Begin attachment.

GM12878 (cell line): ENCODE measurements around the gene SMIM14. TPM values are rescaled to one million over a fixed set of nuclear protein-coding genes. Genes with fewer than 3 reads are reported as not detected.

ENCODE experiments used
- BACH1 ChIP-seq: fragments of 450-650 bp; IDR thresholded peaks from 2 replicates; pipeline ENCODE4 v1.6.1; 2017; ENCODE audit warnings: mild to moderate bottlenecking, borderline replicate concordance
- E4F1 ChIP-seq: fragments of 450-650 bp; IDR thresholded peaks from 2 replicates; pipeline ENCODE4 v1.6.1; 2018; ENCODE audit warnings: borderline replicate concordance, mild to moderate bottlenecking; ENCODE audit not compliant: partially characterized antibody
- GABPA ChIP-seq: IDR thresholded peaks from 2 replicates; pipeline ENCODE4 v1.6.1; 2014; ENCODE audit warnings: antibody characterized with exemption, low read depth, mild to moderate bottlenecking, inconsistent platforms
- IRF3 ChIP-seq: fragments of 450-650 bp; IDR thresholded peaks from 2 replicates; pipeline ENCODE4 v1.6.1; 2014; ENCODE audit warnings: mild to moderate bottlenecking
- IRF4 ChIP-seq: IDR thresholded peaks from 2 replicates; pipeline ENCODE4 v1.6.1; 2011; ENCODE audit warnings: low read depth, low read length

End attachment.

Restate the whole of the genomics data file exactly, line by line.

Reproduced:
GM12878 (cell line): ENCODE measurements around the gene SMIM14. TPM values are rescaled to one million over a fixed set of nuclear protein-coding genes. Genes with fewer than 3 reads are reported as not detected.

ENCODE experiments used
- BACH1 ChIP-seq: fragments of 450-650 bp; IDR thresholded peaks from 2 replicates; pipeline ENCODE4 v1.6.1; 2017; ENCODE audit warnings: mild to moderate bottlenecking, borderline replicate concordance
- E4F1 ChIP-seq: fragments of 450-650 bp; IDR thresholded peaks from 2 replicates; pipeline ENCODE4 v1.6.1; 2018; ENCODE audit warnings: borderline replicate concordance, mild to moderate bottlenecking; ENCODE audit not compliant: partially characterized antibody
- GABPA ChIP-seq: IDR thresholded peaks from 2 replicates; pipeline ENCODE4 v1.6.1; 2014; ENCODE audit warnings: antibody characterized with exemption, low read depth, mild to moderate bottlenecking, inconsistent platforms
- IRF3 ChIP-seq: fragments of 450-650 bp; IDR thresholded peaks from 2 replicates; pipeline ENCODE4 v1.6.1; 2014; ENCODE audit warnings: mild to moderate bottlenecking
- IRF4 ChIP-seq: IDR thresholded peaks from 2 replicates; pipeline ENCODE4 v1.6.1; 2011; ENCODE audit warnings: low read depth, low read length